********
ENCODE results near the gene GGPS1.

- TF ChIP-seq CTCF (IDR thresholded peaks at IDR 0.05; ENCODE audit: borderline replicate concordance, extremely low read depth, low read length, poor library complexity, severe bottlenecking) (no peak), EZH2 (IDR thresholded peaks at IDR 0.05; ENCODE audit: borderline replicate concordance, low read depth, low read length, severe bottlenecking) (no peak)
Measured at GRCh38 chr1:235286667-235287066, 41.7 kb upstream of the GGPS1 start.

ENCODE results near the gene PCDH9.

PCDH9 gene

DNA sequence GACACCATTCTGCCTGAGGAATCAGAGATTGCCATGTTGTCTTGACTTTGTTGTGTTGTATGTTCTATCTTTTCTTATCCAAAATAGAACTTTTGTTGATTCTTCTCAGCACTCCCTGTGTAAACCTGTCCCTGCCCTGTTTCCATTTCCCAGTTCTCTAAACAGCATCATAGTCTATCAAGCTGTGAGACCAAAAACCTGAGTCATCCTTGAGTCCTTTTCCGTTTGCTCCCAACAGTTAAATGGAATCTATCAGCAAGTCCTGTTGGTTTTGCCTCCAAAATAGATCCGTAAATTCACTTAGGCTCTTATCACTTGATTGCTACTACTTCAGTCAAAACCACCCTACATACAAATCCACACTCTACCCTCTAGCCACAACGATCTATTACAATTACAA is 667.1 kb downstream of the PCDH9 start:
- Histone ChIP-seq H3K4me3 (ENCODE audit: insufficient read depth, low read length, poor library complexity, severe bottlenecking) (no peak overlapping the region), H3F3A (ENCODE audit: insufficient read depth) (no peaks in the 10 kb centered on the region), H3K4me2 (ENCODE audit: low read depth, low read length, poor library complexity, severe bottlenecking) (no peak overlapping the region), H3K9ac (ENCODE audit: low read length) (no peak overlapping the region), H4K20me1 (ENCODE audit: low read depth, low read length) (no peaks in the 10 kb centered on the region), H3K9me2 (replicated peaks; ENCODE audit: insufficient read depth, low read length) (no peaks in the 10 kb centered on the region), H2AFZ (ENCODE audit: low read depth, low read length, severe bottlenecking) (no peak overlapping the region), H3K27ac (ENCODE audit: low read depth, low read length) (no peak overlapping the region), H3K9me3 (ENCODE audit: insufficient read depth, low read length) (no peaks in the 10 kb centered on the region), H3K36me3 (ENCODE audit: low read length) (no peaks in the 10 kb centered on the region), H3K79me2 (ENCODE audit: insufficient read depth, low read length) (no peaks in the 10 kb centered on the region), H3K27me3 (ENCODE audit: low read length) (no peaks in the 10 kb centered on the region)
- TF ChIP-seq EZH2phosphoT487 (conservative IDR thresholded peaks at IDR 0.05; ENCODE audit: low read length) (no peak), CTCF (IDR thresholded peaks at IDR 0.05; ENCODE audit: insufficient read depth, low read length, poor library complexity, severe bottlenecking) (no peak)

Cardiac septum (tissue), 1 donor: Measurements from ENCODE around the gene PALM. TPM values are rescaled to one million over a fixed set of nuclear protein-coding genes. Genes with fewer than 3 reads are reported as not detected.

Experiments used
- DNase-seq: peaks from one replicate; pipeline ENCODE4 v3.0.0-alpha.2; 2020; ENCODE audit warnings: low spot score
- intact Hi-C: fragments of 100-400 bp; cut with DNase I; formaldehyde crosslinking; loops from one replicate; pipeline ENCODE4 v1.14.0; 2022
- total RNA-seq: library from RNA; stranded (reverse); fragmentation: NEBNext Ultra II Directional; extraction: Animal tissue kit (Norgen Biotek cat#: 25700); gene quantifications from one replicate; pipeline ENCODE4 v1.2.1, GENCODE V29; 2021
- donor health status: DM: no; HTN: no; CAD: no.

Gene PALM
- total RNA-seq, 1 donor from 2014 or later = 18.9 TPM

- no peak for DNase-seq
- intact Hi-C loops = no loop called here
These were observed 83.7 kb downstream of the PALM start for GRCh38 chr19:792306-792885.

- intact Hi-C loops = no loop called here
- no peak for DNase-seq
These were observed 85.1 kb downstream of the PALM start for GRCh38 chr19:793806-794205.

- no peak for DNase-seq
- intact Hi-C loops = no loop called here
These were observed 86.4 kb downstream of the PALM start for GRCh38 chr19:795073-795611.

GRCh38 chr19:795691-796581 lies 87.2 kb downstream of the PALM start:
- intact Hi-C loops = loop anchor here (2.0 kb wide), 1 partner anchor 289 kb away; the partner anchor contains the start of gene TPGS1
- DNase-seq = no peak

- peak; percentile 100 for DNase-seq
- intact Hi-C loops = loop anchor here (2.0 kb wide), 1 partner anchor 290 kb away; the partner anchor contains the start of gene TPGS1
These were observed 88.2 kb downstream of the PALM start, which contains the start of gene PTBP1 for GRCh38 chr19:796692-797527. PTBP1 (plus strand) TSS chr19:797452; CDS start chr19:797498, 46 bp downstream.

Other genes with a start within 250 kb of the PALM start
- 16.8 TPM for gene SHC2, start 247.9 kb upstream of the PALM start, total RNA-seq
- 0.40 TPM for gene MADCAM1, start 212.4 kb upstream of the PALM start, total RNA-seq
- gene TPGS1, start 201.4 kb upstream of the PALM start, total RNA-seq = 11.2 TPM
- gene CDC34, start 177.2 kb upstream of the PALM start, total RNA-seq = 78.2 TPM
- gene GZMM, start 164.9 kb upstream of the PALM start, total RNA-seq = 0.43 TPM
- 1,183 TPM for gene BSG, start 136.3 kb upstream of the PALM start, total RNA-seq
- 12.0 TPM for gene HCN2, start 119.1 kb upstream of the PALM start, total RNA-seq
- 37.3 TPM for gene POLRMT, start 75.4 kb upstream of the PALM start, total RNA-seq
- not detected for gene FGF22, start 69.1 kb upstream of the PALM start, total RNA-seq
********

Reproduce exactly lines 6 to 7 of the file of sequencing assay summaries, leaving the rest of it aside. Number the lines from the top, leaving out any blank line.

DNA sequence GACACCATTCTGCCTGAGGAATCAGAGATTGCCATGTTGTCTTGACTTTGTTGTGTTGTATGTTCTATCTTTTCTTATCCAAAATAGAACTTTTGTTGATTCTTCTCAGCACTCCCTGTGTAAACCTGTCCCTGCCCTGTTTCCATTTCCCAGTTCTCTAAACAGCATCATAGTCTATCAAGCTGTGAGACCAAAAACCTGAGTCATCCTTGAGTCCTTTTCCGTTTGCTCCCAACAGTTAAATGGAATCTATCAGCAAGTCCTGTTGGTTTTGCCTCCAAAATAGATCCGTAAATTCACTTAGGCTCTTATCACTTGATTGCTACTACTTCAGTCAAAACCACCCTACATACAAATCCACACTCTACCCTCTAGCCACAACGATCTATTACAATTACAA is 667.1 kb downstream of the PCDH9 start:
- Histone ChIP-seq H3K4me3 (ENCODE audit: insufficient read depth, low read length, poor library complexity, severe bottlenecking) (no peak overlapping the region), H3F3A (ENCODE audit: insufficient read depth) (no peaks in the 10 kb centered on the region), H3K4me2 (ENCODE audit: low read depth, low read length, poor library complexity, severe bottlenecking) (no peak overlapping the region), H3K9ac (ENCODE audit: low read length) (no peak overlapping the region), H4K20me1 (ENCODE audit: low read depth, low read length) (no peaks in the 10 kb centered on the region), H3K9me2 (replicated peaks; ENCODE audit: insufficient read depth, low read length) (no peaks in the 10 kb centered on the region), H2AFZ (ENCODE audit: low read depth, low read length, severe bottlenecking) (no peak overlapping the region), H3K27ac (ENCODE audit: low read depth, low read length) (no peak overlapping the region), H3K9me3 (ENCODE audit: insufficient read depth, low read length) (no peaks in the 10 kb centered on the region), H3K36me3 (ENCODE audit: low read length) (no peaks in the 10 kb centered on the region), H3K79me2 (ENCODE audit: insufficient read depth, low read length) (no peaks in the 10 kb centered on the region), H3K27me3 (ENCODE audit: low read length) (no peaks in the 10 kb centered on the region)